The goal is to preserve the knowledge about wood use and woodworking.

Several approaches to securing knowledge exist:
1) Search for old literature and information from archives
2) Analysis of existing wooden objects (both in museums and in the environment)
3) Documentation (especially using films) of various craftworks by experienced craftsmen
4) Description of prehistoric wood utilization
5) Exact description of the characteristics of today not used wood species


"The traditional way of working and the economy, the inherited skills, knowledge, experiences and conditions and with them much needed language and cultural property are moving higher up the forests and mountains." wrote Josef Blau in 1917.

Unfortunately, the last few decades have barely managed to halt the loss of knowledge - on the contrary, the processes have been accelerated ....

We want to try to rediscover existing knowledge and to present it. But it's important to keep the knowledge and skills alive ...

Therefore, we are settling cooperation across a variety of disciplines. This starts with primary production, forestry. A very important part is the selection of the wood (wood species and special parts of a tree / shrub - for example the use of crooked wood). Here, of course, the entire field of craft is of importance. The analysis of tool traces also provides important information - experimental archeology tries to emulate it. Wood science determines the age, and characteristics of the wood. In folklore/ethnology, there are many references to wood use. Research of plants in landscapes, shaping it (such as fences) completes the picture. Old literature and archives are analyzed by historians and environmental historians. But old wood also causes problems - the conservators take care of it. Very important pieces of the puzzle are the operators of museums and collections - here real treasures are available. There is a lot of knowledge and experience about the preservation and there are good opportunities for knowledge transfer to the public.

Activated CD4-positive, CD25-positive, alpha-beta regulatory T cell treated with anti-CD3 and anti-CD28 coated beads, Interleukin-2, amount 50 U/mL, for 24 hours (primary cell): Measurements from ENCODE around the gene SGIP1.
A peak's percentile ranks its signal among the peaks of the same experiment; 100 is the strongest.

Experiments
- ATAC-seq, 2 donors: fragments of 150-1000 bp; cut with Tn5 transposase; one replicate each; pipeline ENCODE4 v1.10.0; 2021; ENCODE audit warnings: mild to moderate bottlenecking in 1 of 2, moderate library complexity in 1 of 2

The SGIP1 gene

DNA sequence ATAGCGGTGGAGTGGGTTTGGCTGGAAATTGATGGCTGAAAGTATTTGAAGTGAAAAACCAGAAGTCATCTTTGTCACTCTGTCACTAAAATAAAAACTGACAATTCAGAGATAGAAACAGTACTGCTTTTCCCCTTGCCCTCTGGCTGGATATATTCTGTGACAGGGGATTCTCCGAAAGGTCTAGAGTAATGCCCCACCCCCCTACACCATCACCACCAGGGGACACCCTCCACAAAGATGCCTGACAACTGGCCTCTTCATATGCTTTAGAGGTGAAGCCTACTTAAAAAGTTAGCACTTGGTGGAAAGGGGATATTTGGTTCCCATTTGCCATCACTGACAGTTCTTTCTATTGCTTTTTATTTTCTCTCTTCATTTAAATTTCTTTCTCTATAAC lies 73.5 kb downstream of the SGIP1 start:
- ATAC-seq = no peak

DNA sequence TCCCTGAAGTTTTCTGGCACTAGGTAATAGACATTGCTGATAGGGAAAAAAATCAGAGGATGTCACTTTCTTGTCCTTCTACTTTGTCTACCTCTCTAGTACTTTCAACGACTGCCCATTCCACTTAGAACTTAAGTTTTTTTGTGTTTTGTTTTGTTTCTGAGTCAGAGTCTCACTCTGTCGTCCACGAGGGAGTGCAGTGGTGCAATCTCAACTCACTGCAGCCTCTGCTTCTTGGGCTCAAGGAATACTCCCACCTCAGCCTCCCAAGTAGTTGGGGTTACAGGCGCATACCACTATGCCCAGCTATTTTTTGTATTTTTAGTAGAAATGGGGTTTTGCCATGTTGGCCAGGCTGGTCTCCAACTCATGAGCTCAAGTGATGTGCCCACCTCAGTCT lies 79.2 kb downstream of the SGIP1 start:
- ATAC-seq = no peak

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Michael Grabner

University of Natural Resources and Life Sciences, Vienna

Institute of Wood Technology and Renewable Materials
Konrad Lorenzstrasse 24
A-3430 Tulln
Email: michael.grabner@boku.ac.at
Phone: (0043)(0)1-47654-89128
Fax:     (0043)(0)1-47654-89109